A Toronto student journalist asks what the essential tools are in a journalist’s bag. As Carl Meyer, foreign affairs reporter at Embassy Newspaper, writes, the tools range from must-have gadgets to the attitude and critical thinking you need to bring. 

Ask a Mentor is a collaboration between J-Source and the Canadian Association of Journalists. The goal of the section is to provide advice to journalists and journalism students who may not have direct access to a mentor or subject matter expert on a particular topic.


Carl Meyer is vice-president of the CAJ's Ottawa chapter and a foreign affairs editor and reporter at Embassy Newspaper. As a member of the Parliamentary Press Gallery since 2008, Meyer has also moderated foreign policy panels, worked for a Parliament Hill tracking service and written for a media analysis publication. Follow him @ottawacarl.

Hi Earvin, thanks for writing in.

Before I get into more tangible tools, I'd suggest the most important element in a journalist's "bag" is the process of critical thinking.

Critical thinking doesn't mean skepticism, although a healthy dose of that is sometimes useful. It means looking past what is presented on the surface, and following not only people's words, but their actions.

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For a journalist out in the field with just his or her bag, it means trying to deconstruct what's been put in place, reverse-engineering how things went down, mapping networks of people and associations and following the money. It means resisting the urge to take information at face value, which is surprisingly difficult when deadlines are looming.

Another important element is a sense of perseverance. Great news stories are told because the reporter has gone beyond the initial news hook or a quick reaction to events. They have dug deeper, talked to more people and uncovered more evidence. They have kept at the story after others have moved on, despite of roadblocks. In the heat of the moment, this means growing thick skin and pressing forward. Put yourself out there and ask tough questions.

As for tangible tools in the bag of a print journalist such as myself, it depends on how far you’re travelling, but the essentials are a voice recorder, a notepad and pen, a phone, your phone charger, spare batteries, cash and ID. Sync your contacts to the cloud so they're not lost if your phone breaks. I also recommend not using your phone as your voice recorder, as good recorders are relatively cheap and available, have great battery life and almost always work. The notepad and pen is for when technology fails, because it will.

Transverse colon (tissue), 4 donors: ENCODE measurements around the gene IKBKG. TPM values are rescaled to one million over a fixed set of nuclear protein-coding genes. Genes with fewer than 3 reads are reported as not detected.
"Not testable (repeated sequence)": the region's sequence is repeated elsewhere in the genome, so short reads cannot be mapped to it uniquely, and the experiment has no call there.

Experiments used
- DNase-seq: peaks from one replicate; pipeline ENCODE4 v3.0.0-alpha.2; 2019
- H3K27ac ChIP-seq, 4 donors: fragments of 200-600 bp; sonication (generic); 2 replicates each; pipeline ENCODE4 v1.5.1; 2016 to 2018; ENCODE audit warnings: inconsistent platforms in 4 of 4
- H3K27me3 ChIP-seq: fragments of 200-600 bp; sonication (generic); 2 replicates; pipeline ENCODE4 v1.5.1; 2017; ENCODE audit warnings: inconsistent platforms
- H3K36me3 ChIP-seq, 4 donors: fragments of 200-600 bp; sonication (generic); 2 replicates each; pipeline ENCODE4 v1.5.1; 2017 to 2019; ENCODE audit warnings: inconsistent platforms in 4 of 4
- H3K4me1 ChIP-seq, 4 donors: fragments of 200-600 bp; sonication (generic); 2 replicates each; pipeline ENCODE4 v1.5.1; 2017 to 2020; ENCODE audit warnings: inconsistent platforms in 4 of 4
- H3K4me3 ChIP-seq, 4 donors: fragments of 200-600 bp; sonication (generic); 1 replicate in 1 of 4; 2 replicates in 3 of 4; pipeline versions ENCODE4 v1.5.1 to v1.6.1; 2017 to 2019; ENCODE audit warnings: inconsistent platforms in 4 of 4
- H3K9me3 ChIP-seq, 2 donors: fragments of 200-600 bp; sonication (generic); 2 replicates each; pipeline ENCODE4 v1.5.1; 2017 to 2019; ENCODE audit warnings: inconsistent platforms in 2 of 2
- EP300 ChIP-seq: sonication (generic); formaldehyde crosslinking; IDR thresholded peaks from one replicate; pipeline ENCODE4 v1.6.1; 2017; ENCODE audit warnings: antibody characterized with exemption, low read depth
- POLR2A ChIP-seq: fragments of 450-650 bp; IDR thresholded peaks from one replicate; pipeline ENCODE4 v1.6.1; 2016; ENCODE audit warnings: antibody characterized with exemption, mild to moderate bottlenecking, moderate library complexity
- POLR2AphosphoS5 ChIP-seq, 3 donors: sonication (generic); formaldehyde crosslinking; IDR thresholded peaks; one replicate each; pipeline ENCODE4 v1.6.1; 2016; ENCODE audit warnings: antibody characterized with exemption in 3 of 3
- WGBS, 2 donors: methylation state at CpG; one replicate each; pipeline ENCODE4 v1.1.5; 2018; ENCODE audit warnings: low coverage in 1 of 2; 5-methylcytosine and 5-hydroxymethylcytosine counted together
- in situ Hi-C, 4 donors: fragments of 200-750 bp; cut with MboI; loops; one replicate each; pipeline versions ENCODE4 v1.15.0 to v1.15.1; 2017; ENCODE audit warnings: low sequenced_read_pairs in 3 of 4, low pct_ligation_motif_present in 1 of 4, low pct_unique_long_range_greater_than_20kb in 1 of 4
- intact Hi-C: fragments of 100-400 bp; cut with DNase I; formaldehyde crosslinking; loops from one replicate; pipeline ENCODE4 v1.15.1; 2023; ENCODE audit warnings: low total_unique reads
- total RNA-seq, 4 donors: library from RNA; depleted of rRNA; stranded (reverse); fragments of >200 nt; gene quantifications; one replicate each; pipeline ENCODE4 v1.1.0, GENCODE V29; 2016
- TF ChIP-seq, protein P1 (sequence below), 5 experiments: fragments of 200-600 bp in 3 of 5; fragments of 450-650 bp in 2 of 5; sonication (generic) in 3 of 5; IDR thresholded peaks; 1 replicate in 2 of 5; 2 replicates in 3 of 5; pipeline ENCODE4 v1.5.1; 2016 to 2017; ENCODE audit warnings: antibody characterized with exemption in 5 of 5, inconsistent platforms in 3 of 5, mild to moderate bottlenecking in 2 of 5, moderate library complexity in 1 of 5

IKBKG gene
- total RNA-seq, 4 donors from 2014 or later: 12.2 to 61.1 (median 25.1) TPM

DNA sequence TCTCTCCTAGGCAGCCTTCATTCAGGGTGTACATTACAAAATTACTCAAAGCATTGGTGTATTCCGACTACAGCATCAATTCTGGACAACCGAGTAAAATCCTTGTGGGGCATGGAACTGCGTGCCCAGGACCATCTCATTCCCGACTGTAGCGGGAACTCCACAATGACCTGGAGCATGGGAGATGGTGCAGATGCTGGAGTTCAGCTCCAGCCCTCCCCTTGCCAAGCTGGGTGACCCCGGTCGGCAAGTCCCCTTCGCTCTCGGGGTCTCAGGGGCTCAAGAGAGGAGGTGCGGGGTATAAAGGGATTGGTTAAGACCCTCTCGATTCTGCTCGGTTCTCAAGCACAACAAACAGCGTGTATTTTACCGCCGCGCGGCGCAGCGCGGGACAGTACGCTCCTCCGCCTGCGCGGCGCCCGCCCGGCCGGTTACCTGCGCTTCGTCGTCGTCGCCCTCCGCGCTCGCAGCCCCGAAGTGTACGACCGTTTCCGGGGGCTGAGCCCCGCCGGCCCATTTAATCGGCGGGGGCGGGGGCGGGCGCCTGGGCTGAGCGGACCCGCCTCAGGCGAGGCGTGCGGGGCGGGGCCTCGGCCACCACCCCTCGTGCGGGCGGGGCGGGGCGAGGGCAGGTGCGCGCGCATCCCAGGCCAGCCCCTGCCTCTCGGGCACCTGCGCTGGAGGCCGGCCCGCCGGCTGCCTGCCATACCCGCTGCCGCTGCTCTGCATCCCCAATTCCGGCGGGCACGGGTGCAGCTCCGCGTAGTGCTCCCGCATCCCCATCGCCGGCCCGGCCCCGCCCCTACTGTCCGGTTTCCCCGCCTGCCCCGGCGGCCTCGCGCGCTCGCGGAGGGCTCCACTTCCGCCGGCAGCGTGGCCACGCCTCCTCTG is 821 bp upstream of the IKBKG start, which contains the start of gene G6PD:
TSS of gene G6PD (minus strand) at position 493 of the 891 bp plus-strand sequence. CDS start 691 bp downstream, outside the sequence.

I also recommend getting yourself a solid phone, something from the past few years that can load several modern apps at once without crashing. If you’re outside your coverage area, you may also want to look into getting prepaid packages. This will allow you to use GPS and a map app that can help you navigate quickly.

You can also pull up your to-do lists and your calendar if you sync them to your phone, use Internet services like translators or run localized searches on social networks. If you save all your email, news, reports, press releases, audio, photos, video and other files to a cloud service, you can access those from your phone too—great for getting some instant context at events.

Finally, if you can afford it, I would add a camera and a laptop, and their chargers and memory cards to your bag. There are relatively affordable and compact digital cameras and laptops on the market. The camera gets you higher-quality photos or video, and the laptop lets you write and file from more places and provides space to dump files off your recorder and camera. And bring an extension cord, because outlets are never where you want them to be.

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Tamara Baluja is an award-winning journalist with CBC Vancouver and the 2018 Michener-Deacon fellow for journalism education. She was the associate editor for J-Source from 2013-2014.